```(annotated and with added blue highlights by al-Brunardot)
0 spiritual pilgrim rise: the night has grown her single horn:
The voices of the souls unborn are half a-dream with Paradise.
JAMES ELROY FLECKER
WE GOT the loading finished next morning and got the fuel drums lashed down in the cabin. I had no intention of flying the Carrier by night till I was more used to her, and so we made the first day's stage to Bangkok only. We had to stop there anyway, to load the cargo that I had left there back into the Airtruck.
On Connie's advice I engaged Chai Tai Foong to come with us to join the staff at Bahrein; he was a good lad who spoke a little English, and he knew the Carrier. The other one, U Myin, I had no place for, but I offered him a passage in the Carrier to Rangoon where we should land after Bangkok. I didn't quite know how Gujar would get on in foreign countries and I meant to stay with him as far as Calcutta where he would be on his own ground. After that I would leave him and go ahead, because the Carrier was much faster than the Airtruck and had a much greater range.
We had a meal at midday, and got off for Bangkok after lunch. It was affecting in a way, because the people of the village were so deeply grieved to see Connie go. He had his service at the Buddha in the morning before starting work and most of the village turned up for it, women as well as men; there must
have been over two hundred people there on the strip. It only lasted about ten minutes. The people hung about the strip all day. They paid no attention to the rest of us, but their eyes followed Connie everywhere. A curious thing was that three monks turned up in yellow robes, with shaven heads and bare feet. They made the same obeisance to him that the villagers made, touching their fingers to the forehead and bowing low. This seemed odd to me, but I was sorting out the maps with Gujar at the time and didn't take much notice of what they were doing. The trouble was that we had only one set of maps for the two aircraft, which made things a bit tricky. We couldn't fly in company, because the Airtruck cruised at a hundred miles an hour and the Carrier at a hundred and fifty. At the cruising speed of the Airtruck the Carrier would have been just about falling out of the air.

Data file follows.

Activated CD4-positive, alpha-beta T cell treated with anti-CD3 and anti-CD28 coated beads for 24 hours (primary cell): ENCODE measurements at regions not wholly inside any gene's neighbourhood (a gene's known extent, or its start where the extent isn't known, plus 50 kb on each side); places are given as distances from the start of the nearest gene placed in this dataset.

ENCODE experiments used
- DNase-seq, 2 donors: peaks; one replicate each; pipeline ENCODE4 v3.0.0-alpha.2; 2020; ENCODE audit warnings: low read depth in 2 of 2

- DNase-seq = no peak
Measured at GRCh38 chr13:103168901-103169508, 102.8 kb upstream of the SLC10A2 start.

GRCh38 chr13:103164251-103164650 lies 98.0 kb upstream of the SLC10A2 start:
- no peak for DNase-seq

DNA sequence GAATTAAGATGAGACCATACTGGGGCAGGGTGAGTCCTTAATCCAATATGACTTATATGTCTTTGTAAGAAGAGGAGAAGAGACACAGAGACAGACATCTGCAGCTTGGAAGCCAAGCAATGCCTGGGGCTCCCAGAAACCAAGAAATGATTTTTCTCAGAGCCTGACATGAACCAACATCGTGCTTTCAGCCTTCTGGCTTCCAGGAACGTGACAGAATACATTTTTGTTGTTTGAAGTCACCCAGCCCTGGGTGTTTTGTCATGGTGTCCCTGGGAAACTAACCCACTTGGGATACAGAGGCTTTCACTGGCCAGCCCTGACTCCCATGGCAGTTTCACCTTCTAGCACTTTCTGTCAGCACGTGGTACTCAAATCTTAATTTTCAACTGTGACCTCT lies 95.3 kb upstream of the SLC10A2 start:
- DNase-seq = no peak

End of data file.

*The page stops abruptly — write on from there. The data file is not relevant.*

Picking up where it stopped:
There was quite a good assortment of spares for the Carrier in Dwight Schafter's house, and several valuable bits of ground equipment—towing bars, hydraulic jacks, and all that sort of thing. In all there was over a ton of stuff. We put this in the Airtruck for the flight to Bangkok as the Carrier was loaded to the limit, meaning to transfer it at Don Muang when the Carrier had used up some of her fuel load. In this way we managed to take with us everything of importance that Dwight Schafter had at Damrey Phong except about four tons of petrol; that we had to leave in the store for the benefit of whoever came along.
We taxied down to the end of the strip together and took off in turn, Gujar Singh first in the Airtruck with the two engineers; I followed in the Carrier with Connie by my side. I turned after taking off and followed Gujar round upon a left-hand circuit before getting upon course, and having raised the flaps and throttled back the boost and set the revs I glanced out of the window at the strip on my left side. The whole village seemed to be standing by the Buddha looking up at us; they were not waving. They were just standing there motionless and sad, watching us as we flew away.
We flew past Gujar Singh and waved at him, and went on on a compass course that would bring us to the Menam River between Bangkok and the sea. I had given our one map to Gujar